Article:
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Publication numberUS3305669 A
Publication typeGrant
Publication dateFeb 21, 1967
Filing dateDec 31, 1962
Priority dateDec 31, 1962
Publication numberUS 3305669 A, US 3305669A, US-A-3305669, US3305669 A, US3305669A
InventorsFan George J
Original AssigneeIbm
Export CitationBiBTeX, EndNote, RefMan
External Links: USPTO, USPTO Assignment, Espacenet
Optical data processing device
US 3305669 A
Abstract  available in
Images(5)
Previous page
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Claims  available in
Description  (OCR text may contain errors)

Feb. 21, 1967 G. J. FAN

OPTICAL DATA PROCESSING DEVICE 5 Sheets-Sheet 1 Filed Dec. 31, 1962 RECORDER LIGHT SOURCE PHOTOGRAPHIC PLATE FlG.2b

INVENTOR GEORGE J. FAN

ATTORNEYS G. J. FAN

Feb. 21, 1967 5 Sheets-Sheet 2 Filed Dec. 31, 1962 23 E; 2: E: 552:: 5550 s I I z WI] III I I I I I I l I ,I I I g :HH IIII III I II U I II k I III II O I$UAII IIII IIII IIII.I m awmwn I||WD fIII IIII IIII IIII I I :IIII x :m I I III m I IIIIIIII I- II- -III III- rIIII I L m H Q Q a 2 E: 255202 I $28: $2: 532 5: 2529205 m m Feb. 21, 1967 G. J. FAN 3,305,669

OPTICAL DATA PROCESSING DEVICE Filed Dec. 51, 1962 5 Sheets-Sheet 5 EEE I EEE k Feb. 21, 1967 G. J. FAN

OPTICAL DATA PROCESSING DEVICE 5 Sheets-Sheet 4 Filed Dec. 31, 1962 G. J. FAN

Feb. 21, 1967 OPTICAL DATA PROCESSING DEVICE 5 Sheets-Sheet 5 Filed Dec. 31, 1962 FIG.7

United States Patent 3,305,669 OPTICAL DATA PROCESSING DEVICE George J. Fan, Briarcliif, N.Y., assignor to International Business Machines Corporation, New York, N.Y., a corporation of New York Filed Dec. 31, 1962, Ser. No. 248,577 4 Claims. (Cl. 23561.6)

This invention relates to optical data processing devices and more particularly to such devices utilized to perform matrical calculations.

7 In pure and applied mathematics there are many instances where arrays of numbers or functions must be manipulated. For example, in solving a simultaneous equation relating to a business or scientific problem, the principles of matrix algebra are applicable. Arithmetic manipulations on matrices of the order of 150 to 200 elements per side is about the maximum size which digital computers can handle with convenience and efficiency because the internal memory storage capacity of such computers is a major limiting factor. That is, matrices on the order of 1000 to 10,000 elements per side, encountered in solving many present day problems, become impracticable to program in even the largest digital computers. Accordingly, this invention is directed to a device for readily manipulating such extremely large matrices.

It is a feature of this invention to provide an optical dataprocessing device for perfoi ming arithmetic manipulations on matrices.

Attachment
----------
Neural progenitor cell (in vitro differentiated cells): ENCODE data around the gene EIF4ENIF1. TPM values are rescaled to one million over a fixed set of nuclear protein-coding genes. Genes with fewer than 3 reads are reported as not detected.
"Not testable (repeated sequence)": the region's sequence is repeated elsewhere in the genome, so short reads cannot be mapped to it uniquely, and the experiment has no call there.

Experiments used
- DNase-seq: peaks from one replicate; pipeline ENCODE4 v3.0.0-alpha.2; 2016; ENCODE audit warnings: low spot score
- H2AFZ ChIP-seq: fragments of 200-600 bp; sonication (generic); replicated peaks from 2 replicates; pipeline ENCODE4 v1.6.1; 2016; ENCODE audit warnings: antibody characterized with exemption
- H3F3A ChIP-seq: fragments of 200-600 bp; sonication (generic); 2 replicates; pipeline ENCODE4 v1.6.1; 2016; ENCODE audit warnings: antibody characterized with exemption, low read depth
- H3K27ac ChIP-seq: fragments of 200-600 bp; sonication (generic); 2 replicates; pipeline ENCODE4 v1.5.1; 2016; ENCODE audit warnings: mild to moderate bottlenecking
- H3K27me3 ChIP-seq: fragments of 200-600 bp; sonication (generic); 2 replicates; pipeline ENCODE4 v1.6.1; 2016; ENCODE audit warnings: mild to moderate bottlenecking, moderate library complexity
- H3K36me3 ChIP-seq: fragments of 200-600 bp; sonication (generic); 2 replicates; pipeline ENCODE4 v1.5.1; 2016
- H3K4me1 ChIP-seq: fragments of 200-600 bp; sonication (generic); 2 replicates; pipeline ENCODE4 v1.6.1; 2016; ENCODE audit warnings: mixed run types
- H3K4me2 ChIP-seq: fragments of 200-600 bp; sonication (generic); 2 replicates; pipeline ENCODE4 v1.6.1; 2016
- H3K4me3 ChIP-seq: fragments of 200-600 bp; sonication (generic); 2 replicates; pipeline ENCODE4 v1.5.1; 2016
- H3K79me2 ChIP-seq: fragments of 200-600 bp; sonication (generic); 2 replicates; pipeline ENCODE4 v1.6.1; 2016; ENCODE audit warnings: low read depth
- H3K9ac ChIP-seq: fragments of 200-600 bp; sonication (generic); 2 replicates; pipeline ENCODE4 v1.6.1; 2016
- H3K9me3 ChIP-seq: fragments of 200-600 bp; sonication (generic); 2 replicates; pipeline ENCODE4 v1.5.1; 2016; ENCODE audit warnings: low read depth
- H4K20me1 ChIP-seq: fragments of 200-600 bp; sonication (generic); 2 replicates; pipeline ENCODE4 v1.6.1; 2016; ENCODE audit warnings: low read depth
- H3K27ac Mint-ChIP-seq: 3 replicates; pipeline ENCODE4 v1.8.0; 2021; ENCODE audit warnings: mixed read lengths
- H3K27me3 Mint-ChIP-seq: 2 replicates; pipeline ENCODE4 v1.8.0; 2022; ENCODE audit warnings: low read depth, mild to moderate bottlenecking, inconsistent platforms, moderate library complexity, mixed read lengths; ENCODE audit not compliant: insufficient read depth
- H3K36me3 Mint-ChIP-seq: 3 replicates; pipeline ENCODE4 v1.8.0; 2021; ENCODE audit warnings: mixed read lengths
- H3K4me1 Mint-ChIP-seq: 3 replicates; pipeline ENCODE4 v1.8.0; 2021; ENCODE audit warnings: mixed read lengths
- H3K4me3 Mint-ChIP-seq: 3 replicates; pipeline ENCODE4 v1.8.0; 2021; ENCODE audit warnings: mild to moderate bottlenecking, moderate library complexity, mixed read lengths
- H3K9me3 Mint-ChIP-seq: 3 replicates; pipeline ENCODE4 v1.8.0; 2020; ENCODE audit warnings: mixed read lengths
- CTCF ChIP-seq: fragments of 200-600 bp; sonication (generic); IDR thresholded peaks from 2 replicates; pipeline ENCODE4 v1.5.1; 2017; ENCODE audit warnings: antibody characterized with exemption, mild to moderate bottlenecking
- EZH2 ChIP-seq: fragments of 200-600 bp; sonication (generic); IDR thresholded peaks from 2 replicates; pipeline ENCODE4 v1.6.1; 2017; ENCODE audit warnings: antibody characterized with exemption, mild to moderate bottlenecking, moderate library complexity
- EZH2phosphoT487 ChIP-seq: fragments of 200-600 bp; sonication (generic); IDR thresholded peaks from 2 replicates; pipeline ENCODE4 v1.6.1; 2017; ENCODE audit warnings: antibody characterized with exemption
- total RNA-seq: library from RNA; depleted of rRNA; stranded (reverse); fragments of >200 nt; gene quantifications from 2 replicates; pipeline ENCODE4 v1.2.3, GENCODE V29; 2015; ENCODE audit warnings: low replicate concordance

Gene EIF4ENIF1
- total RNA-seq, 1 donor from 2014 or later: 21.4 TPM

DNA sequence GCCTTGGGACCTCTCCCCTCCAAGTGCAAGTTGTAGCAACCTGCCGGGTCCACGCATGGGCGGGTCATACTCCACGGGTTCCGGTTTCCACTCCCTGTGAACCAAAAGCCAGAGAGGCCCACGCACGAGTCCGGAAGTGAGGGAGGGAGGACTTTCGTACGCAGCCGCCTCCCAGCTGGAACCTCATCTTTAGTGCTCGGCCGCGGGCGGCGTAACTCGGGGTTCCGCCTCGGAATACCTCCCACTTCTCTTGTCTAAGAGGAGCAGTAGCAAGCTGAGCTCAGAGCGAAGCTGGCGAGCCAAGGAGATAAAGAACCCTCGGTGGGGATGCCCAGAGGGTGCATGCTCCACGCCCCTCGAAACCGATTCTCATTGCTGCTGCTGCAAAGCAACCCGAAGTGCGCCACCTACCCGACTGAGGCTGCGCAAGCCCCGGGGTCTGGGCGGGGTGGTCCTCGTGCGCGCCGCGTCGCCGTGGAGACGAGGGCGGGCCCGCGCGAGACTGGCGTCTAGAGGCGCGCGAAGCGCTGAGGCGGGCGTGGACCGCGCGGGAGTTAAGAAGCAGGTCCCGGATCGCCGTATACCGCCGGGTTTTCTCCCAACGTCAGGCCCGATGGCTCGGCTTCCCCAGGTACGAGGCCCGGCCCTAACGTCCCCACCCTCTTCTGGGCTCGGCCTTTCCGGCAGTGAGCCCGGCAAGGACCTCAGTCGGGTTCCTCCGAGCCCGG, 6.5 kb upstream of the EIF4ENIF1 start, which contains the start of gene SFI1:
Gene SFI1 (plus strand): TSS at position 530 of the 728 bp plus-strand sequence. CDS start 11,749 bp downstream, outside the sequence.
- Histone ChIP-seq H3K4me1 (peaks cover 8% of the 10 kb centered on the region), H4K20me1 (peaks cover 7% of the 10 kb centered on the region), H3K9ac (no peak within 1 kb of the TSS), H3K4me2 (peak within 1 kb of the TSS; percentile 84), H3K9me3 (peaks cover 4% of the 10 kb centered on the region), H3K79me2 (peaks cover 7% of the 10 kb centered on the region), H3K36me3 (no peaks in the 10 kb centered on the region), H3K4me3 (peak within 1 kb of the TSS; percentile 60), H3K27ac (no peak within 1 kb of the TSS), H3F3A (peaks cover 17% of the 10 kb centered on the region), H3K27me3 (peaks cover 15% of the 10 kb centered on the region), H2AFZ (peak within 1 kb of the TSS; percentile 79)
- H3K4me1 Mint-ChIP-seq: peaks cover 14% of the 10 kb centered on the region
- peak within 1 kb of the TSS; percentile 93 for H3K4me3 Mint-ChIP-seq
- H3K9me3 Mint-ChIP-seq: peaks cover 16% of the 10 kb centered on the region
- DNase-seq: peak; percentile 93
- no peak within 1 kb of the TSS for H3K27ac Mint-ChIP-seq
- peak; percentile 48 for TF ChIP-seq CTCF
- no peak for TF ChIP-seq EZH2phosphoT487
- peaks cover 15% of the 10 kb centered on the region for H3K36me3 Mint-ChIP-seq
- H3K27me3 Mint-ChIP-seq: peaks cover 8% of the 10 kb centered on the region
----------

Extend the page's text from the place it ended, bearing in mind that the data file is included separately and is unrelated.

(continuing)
It is a feature of this invention to provide an optical data processing device for multiplying one matrix by another.

It is another object of this invention to provide an optical data processing device for performing arithmetic manipulations on matrices wherein said operations may be performed with nominal program control.

It is a further feature of this invention to provide an optical data processing device for performing matrix arithmetic operation wherein the device is fast, reliable and easy to operate.

In one arrangement according to this invention multiplication of two matrices A and B is performed which yields matrix C. Matrix A is made on an optical memory sheet or photograph by orienting dots of information in an n x n configuration, preferably a square or rectangular configuration. The memory sheet or photographic plate is made by exposing each dot of information to a light intensity proportional to the numeric value of the matrix element it represents. After the photographic plate is developed, the optical transparency of each dot varies in proportion to the numeric value of the matrix element it represents. The matrix B is fabricated in like fashion. Normally, an element in matrix C is found by summing the products obtained by multiplying a group of individual column elements in matrix B by a group of individual row elements in matrix A. For example, 11 11 11+ 12 21+ 13 3l ln ln- However, the column elements in the usual matrix Bare oriented and arnanged on the optical sheet to lie along rows and thereby register with the row elements of matrix A. That is, element A initially coincides with B11; A initially coincides with B A initially coincides with B and so forth. The two matrices are superimposed on one another and light passes through both of the corresponding elements of each optical sheet. Light emerging from the first row relates to element C the second row C the third row C and so forth. Thus, the major diagonal elements of the matrix C are obtained by using a light summation device such as a cylindrical lense on the opposite side of the A and B matrices. After recording all of the C elements obtained from the present position of the two matrices, the B matrix is permuted to generate the off-diagonal elements of the matrix C. More specifically, the rows of the A and B matrices are displaced relative to another, and the foregoing multiplication process is repeated to generate the remaining elements of matrix C. Because of the per-mutation of one matrix relative to the other, a, portion of one of the matrices will appear twice on its optical sheet. For purposes of illustration herein, the B matrix is permuted, and a portion of the A matrix appears twice on its optical sheet. The complete C matrix can be determined after it permutations. An arrangement of this type may be employed to perform matrix addition and multiplication.